That the question of forgiveness is a vital doctrine of Christianity, no student of the New Testament can deny. Early in his ministry Jesus declared that he had not come "to destroy the law, or the prophets," but he immediately announced the great difference between his sense of their moral and spiritual requirements and that popularly entertained. He challenged the law which demanded "an eye for an eye, and a tooth for a tooth," and instead declared that we must not merely forgive our enemies, in the ordinary sense of this word, but that we must love them and do good unto them. As a reason for this he cited the impartial love of our heavenly Father, who sends rain and sunshine upon the just and the unjust alike, little as mortals avail themselves of the divine beneficence. We further find, that as Jesus carried forward his mighty redemptive work for humanity, and instructed others how to continue it, he laid greater and greater emphasis upon forgiveness. On one occasion Peter asked how often he should forgive the trespasser, and the Master replied that seven times was not sufficient, but that the forgiveness should extend to "seventy times seven." Well might his disciples say, after such teaching, "Increase our faith"!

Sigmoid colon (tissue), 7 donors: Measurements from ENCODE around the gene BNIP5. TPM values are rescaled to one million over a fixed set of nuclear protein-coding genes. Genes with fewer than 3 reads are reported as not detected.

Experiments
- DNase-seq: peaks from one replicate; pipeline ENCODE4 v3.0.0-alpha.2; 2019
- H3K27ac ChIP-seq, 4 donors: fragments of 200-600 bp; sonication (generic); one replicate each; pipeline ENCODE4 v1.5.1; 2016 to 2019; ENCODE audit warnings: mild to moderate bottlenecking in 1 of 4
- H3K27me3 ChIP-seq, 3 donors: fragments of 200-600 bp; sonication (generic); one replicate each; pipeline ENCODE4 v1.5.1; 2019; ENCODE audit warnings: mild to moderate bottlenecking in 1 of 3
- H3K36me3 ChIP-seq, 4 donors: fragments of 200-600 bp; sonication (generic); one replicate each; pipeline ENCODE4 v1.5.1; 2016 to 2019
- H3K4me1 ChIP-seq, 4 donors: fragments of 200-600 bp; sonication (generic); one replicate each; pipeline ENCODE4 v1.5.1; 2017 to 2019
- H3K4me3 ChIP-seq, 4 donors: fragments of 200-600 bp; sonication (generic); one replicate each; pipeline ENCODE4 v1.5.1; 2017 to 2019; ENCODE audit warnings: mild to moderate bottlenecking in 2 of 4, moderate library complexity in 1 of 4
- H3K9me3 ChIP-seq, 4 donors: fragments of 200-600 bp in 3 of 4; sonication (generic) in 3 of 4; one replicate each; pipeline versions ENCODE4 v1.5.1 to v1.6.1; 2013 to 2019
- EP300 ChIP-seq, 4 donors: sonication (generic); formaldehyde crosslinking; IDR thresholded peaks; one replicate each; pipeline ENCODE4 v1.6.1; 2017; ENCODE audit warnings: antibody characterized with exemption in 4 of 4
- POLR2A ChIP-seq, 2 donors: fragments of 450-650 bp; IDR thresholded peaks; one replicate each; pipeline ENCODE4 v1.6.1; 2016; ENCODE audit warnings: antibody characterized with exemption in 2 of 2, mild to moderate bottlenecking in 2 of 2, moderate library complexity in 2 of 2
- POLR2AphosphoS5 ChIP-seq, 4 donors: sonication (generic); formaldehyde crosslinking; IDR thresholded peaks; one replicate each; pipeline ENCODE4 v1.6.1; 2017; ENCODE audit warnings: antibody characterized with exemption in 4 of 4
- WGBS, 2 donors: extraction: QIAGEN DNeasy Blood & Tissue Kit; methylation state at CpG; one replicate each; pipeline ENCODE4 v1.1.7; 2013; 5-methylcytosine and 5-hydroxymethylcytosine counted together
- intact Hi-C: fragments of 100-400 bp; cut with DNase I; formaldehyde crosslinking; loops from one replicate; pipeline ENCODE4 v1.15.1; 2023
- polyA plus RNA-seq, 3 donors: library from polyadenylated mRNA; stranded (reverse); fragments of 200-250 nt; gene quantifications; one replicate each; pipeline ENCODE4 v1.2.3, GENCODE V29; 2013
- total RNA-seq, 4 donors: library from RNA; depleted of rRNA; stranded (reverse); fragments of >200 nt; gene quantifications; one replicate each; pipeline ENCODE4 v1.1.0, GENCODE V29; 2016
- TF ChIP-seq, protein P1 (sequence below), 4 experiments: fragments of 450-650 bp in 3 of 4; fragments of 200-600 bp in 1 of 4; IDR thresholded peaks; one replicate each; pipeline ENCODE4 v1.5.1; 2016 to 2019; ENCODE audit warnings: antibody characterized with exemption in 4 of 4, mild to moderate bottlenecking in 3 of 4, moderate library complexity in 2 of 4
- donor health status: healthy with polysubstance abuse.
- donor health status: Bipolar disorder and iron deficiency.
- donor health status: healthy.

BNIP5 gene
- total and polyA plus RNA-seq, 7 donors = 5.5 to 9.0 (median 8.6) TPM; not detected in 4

From the view-point of Christian Science the question of forgiveness is greatly simplified when we learn that evil is not of God, hence its unreality. The one who is guilty of an offense against God or one of His children, grievously wrongs himself through ignorance of divine law, and needs our pity, and likewise our help if he is ready to accept it. We are not, however, called upon to love either sin or sinner, since neither is of God, but we are required to maintain unwaveringly the ever-presence of God and His idea, the real man, and to love this idea with an intensity great enough to dispel the whole of the mortal illusion of sin and sinner. If we truly love God and His idea, as revealed in Science, we shall readily see how the erring brother must also love the same, could he but awaken from the false sense of separation from God.

February 8, 1913

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